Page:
Heard before on a handful of disturbingly beautiful solo albums and in collaborations such as Midget!, Arlt, Chevalrex, Mohamed Lamouri, Mocke (Dominique Dépret's nom de plume) is a subtle and inventive guitarist, who draws melancholic arpeggios, with a beautiful languor, that walk the line between tensions and tears. Delphine Dora has been heard with Roxane Métayer, Sophie Cooper, Andrew Chalk, Jackie McDowell, Helena Espvall, Valentina Magaletti ... meeting in a moment of improvisation, a solitary sincopated voice blooming between the black and white keys of her piano, tuning betwist these keys, or at other times in the gap of the right note. Here improvisation feeds on melody, or is it the other way round?
Recorded in an old church in the village of Mauzun in the Puy-de-Dôme, by Cyril Harrison, "L'Invisible est multiforme" is an invitation to join them, to let these abstract songs erase our obsessive thoughts of the day, to open ourselves to the vibrant poetry of the air and the evening, to finally forget ourselves. Each note played by these four intertwined hands is like a slight break in the fabric of time, sliding one over the other, reminding us of mortality and its beauty. Ritornellas flow out of mechanical clocks, fragile, taking care not to hurt the silence. Both seek to dig and open up new paths to enrich their duet, to open up imaginary landscapes. Sometimes the guitar cuts through the fabric of an organ, fractures the song, just as the rain erases a landscape, redrawing it. But very quickly, both of them continue to follow this new path, improvising what will serve as a framework, a perspective, a language. There is a kind of praise for slowness in this "invisible", a desire to hold back the song, not to let it slip away, to let the listener's ear enter its course, to share the last note, its illumination. Each of these thirteen short sound pieces merge into a common colour, a vibration close to the different tonalities, which inter-penetrate, like a cubist painting. Words cannot take away the mystery of this record, words can only fail to describe the music, you must hear it. “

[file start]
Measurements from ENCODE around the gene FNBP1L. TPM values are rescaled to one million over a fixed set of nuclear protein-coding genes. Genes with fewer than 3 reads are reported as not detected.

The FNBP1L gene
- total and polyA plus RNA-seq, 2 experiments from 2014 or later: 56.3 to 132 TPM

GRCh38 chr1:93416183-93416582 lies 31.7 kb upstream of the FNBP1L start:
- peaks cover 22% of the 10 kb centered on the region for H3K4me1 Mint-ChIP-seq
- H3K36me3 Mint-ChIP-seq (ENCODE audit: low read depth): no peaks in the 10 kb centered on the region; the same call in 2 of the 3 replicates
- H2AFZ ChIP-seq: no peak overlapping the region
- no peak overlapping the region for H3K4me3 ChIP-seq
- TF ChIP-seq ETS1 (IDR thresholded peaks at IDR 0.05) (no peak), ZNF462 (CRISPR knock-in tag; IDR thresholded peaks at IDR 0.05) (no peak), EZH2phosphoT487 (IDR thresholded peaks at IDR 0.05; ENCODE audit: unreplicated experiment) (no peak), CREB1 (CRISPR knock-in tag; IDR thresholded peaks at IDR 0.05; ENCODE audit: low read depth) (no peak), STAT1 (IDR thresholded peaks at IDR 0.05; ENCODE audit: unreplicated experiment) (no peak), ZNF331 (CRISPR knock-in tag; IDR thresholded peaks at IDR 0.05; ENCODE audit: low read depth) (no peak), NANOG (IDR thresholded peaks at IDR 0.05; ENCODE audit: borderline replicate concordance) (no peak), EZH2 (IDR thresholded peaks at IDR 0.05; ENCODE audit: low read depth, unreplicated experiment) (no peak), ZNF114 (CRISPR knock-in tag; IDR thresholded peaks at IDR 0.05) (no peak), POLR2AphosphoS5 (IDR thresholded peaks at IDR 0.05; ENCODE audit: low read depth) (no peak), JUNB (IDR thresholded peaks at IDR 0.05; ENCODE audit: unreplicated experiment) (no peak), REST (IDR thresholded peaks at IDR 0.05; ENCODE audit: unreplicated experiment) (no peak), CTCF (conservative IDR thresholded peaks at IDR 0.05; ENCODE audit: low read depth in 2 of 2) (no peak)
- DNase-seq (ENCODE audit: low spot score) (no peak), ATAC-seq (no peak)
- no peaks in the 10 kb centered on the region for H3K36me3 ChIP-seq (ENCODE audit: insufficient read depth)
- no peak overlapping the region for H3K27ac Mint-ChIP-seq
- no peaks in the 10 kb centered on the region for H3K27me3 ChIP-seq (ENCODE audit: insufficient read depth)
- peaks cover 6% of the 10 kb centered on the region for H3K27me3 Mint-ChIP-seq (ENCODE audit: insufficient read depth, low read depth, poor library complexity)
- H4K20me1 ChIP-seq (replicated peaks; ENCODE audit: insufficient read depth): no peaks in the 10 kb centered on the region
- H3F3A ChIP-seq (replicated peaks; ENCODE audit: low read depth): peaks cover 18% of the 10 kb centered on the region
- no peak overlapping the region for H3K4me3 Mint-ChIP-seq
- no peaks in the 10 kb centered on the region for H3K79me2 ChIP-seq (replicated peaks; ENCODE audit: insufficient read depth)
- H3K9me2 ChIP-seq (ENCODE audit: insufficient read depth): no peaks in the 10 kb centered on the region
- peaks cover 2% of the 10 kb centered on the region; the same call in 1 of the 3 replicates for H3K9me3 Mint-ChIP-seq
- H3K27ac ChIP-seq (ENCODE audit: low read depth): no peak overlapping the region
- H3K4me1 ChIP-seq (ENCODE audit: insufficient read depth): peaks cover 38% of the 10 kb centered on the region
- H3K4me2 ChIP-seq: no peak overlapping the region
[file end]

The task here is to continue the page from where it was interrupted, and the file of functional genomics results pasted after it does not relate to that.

-- Michel Henritzi